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Industry Trends

The collapse of BHS is the latest reminder that ecommerce has fundamentally changed the way people shop.

One well-documented consequence of this shift is the continuing growth of the logistics property sector. But, ecommerce is also influencing the sector in a more subtle way. At Prologis UK, it is prompting us not only to consider the design and size of our buildings, but also to think about the way we manage our parks.

Paul Weston looks at 3 key factors affecting this market sector.


Driving the market

According to Gerald Eve, take-up of UK logistics property in 2015 was 44.4 million square foot, 5% up on 2014 and the highest figure recorded.

The total floorspace taken for internet retail distribution (not including parcel delivery companies or 3PLs) during the year was 5 million square foot, 12% of the total and a significant increase on the 3% recorded for 2009.

Looking ahead to future demand, we have taken the ratio established by an analysis of our European portfolio, which shows that 930,000 square foot of additional logistics floorspace will be taken for every £1 billion of new internet sales. Euromonitor is forecasting an additional £18 billion in UK internet retail sales to 2019, which could potentially lead to demand for around a further 17 million square foot over the next three years.

 

Need for speed

Along with the amount of space, we are also looking at the type of buildings ecommerce operators will need.

Since consumers expect ever faster delivery times, operators are under pressure to move goods through the supply chain as quickly and efficiently as possible. To help customers meet these demands, we have evolved our traditional building design to offer a layout that facilitates fast-moving operations.

These new buildings - which include the 310,000 square foot Amazon fulfilment centre at Prologis Park Dunstable – are longer, narrower single-sided units with 50% more loading doors than a traditional single-sided logistics building. For some customers, the benefit of this streamlined layout is that goods can be received at one end of the building and sent out at the other, increasing the speed of the operation. But, no matter how the customer organises the flow of goods within the building, the increased number of loading doors means that the process of receiving and despatching goods is quicker.

Similarly, a longer, narrower building allows for more yard space than a traditional unit provides. With a bigger yard, the customer has more circulation space for delivery vehicles and therefore, a faster and more efficient operation.

The location of an ecommerce building is also critical for speedy delivery times and we have seen a consistent demand for large fulfilment centres at sites with easy access to the national road and rail network. But, ecommerce companies are increasingly seeking a more varied portfolio with smaller units close to residential populations for last mile urban logistics. As a result, there is strong demand for smaller logistics buildings in densely populated residential areas, but very little availability.

To help meet this new requirement, we have again adapted our approach in the UK and we are building our first small unit scheme at Prologis Dawley Road in Hayes, West London. The new development offers units ranging in size from 2,870 square foot to 52,540 square foot, all of which have been designed to meet our usual high standards. The buildings will complete this summer and – in line with our expectations – they are attracting a great deal of interest.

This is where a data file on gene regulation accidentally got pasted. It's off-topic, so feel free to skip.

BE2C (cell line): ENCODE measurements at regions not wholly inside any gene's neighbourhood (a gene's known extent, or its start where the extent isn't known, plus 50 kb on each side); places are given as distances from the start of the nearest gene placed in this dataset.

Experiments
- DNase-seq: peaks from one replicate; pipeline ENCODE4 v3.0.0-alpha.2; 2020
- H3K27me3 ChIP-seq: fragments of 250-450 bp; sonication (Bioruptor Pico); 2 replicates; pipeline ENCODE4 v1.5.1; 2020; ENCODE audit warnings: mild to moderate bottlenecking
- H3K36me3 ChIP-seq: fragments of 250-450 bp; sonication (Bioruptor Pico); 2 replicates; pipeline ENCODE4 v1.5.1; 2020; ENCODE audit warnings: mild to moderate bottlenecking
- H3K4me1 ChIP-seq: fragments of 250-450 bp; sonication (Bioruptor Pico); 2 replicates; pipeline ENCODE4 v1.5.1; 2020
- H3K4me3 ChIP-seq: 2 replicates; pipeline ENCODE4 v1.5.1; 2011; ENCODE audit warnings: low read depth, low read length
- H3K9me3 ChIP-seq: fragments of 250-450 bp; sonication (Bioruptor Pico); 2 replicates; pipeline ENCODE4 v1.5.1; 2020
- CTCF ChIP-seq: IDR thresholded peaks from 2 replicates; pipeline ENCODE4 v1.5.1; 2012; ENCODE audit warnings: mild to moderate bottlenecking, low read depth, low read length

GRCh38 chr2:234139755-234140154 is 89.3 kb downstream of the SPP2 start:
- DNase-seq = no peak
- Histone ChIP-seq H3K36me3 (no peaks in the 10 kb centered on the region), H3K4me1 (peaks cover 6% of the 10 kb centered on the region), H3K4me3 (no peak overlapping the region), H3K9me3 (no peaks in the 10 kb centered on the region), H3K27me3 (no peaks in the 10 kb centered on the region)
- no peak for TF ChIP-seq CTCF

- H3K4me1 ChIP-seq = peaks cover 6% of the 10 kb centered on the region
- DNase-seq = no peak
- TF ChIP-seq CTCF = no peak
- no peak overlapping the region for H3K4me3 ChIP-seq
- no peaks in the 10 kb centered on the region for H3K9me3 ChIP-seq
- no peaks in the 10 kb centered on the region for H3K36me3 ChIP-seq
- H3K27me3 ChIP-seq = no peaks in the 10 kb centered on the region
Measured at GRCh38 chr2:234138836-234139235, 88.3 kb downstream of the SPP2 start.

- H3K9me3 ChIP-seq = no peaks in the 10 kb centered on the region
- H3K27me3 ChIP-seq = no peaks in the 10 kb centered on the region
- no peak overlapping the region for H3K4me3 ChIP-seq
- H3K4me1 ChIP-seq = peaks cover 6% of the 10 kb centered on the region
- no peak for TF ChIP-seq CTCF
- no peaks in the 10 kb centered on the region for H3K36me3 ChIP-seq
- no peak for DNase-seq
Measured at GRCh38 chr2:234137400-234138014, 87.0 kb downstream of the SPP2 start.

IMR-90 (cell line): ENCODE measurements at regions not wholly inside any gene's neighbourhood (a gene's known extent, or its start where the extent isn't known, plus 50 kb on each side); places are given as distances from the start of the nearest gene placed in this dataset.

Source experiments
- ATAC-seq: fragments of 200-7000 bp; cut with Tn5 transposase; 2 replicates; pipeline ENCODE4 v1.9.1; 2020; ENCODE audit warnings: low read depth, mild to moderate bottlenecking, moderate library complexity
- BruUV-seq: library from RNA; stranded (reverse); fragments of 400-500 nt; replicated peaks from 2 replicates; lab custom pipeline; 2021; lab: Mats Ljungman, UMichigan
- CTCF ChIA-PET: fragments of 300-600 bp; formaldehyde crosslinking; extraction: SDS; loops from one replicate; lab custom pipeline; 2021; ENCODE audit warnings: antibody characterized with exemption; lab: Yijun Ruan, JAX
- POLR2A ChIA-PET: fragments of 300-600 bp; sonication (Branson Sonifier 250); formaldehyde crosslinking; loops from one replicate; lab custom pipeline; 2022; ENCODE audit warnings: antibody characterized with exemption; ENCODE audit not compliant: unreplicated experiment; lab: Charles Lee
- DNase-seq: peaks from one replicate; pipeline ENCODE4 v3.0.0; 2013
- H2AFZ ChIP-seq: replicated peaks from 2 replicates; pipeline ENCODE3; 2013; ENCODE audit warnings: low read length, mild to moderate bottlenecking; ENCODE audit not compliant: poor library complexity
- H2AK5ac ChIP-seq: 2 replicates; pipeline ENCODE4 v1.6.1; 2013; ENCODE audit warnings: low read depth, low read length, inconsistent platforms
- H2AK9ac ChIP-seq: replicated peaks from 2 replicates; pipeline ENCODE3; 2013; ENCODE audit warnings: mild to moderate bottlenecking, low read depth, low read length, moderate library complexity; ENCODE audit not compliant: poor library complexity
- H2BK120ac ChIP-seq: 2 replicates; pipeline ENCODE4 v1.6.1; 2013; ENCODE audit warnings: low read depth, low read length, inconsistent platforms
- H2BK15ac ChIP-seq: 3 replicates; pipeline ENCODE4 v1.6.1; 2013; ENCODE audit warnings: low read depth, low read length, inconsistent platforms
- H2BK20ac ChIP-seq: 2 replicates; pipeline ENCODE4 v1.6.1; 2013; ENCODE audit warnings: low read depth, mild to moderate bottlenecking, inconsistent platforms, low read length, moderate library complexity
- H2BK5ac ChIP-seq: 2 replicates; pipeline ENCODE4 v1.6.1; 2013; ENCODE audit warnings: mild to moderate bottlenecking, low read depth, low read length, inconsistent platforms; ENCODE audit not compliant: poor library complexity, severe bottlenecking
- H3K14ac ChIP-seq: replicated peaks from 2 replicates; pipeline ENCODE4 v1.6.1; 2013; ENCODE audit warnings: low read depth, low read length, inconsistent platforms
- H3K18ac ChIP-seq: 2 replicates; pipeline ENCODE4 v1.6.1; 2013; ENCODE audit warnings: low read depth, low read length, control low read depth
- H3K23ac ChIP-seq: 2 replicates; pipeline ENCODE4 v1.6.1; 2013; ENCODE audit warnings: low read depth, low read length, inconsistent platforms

Delivery challenges

One of the obstacles to the development of urban logistics space is the lack of industrial development land.

Another area of concern is the traffic congestion that the increasing numbers of deliveries could potentially create. There has been extensive research into this area and some innovative suggestions have been made, such as cargo cycles and UberRUSH.[4] On a more practical level, we are working with our customers to mitigate the problems that can be caused by the traditional last mile delivery vehicle – the white van.

There is no doubt that delivery vans can cause congestion. Out of hours deliveries and shared loads can help to reduce this, but on our parks we also take a proactive approach to traffic management and as our recent experience shows, this can help minimise the problem. Last year, Amazon took the 75,316 sq ft at Prologis Park Heathrow for its Amazon Prime service. During the first few days of operation, hundreds of vans turned up at the same time, blocking the estate roads and creating serious difficulties for other occupiers.

Paul Johnson, our facilities manager took immediate control of the situation and talked to Amazon as well as to all the other occupiers on the park to work out a traffic phasing plan. With the help of the park security team, the plan was put into action and traffic on the estate roads quickly returned to normal. Amazon has agreed to allocate slots to its delivery drivers, a measure that is not only easing congestion at the park, but also on the surrounding road network.

The influence of ecommerce is pervading every aspect of the logistics property sector. It is starting to change not only the way we think about logistics property, but also about the way that we manage our parks. It will be interesting to see what happens next.

 

Prologis Grange Park DC7

As Prologis Grange Park DC7 shows, our high quality buildings are designed to help customers run their operations as efficiently as possible.
Read the other articles in the latest Prologis Review, Summer 2016
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